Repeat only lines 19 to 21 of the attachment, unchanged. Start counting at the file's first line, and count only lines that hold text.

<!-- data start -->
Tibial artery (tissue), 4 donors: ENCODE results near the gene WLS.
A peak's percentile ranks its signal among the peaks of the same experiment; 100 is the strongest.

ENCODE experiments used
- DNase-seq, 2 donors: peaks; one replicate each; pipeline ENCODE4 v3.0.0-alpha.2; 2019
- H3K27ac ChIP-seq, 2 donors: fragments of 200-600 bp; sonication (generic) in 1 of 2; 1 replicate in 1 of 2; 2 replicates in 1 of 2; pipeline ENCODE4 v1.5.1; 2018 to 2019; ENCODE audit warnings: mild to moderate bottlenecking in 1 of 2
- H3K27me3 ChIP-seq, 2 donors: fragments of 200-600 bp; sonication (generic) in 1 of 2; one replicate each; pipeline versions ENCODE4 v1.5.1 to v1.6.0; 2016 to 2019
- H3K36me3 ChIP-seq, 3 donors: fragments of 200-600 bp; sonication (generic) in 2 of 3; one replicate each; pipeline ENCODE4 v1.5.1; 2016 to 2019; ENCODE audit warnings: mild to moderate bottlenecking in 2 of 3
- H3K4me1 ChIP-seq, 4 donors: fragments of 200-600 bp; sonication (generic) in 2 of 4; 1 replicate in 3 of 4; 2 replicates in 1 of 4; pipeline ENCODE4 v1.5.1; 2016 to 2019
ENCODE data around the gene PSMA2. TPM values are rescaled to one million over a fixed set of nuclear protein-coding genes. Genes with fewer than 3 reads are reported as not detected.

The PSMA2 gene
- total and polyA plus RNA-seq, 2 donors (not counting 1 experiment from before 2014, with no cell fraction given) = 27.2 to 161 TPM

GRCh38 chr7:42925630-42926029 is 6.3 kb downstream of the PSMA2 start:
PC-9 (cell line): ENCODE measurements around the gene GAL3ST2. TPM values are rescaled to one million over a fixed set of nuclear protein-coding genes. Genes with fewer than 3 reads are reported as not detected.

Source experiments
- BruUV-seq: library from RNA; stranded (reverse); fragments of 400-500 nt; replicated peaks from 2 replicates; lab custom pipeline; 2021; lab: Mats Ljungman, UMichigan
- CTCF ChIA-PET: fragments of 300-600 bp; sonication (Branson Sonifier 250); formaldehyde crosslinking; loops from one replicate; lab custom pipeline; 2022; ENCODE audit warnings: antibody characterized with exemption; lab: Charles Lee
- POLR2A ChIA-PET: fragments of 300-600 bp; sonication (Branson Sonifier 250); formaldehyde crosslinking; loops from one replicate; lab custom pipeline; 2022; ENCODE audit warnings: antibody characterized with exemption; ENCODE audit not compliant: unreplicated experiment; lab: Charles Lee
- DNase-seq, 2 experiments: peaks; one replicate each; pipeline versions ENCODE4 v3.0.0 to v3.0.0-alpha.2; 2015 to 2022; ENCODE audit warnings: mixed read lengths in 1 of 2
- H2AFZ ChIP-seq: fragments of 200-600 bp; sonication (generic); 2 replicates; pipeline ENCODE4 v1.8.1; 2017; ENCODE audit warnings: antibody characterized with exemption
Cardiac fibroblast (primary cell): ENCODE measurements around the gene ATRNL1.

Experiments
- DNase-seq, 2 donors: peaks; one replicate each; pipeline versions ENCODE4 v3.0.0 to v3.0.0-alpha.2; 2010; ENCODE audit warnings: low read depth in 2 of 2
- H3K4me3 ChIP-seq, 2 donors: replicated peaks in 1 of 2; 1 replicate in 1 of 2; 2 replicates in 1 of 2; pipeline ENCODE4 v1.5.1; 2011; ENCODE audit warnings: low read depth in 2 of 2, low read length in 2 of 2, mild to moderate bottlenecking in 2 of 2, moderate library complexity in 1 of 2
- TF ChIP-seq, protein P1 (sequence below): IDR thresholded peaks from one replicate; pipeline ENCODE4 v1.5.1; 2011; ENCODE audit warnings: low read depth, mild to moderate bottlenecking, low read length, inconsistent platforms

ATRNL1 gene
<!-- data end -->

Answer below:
- H2AFZ ChIP-seq: fragments of 200-600 bp; sonication (generic); 2 replicates; pipeline ENCODE4 v1.8.1; 2017; ENCODE audit warnings: antibody characterized with exemption
Cardiac fibroblast (primary cell): ENCODE measurements around the gene ATRNL1.

Experiments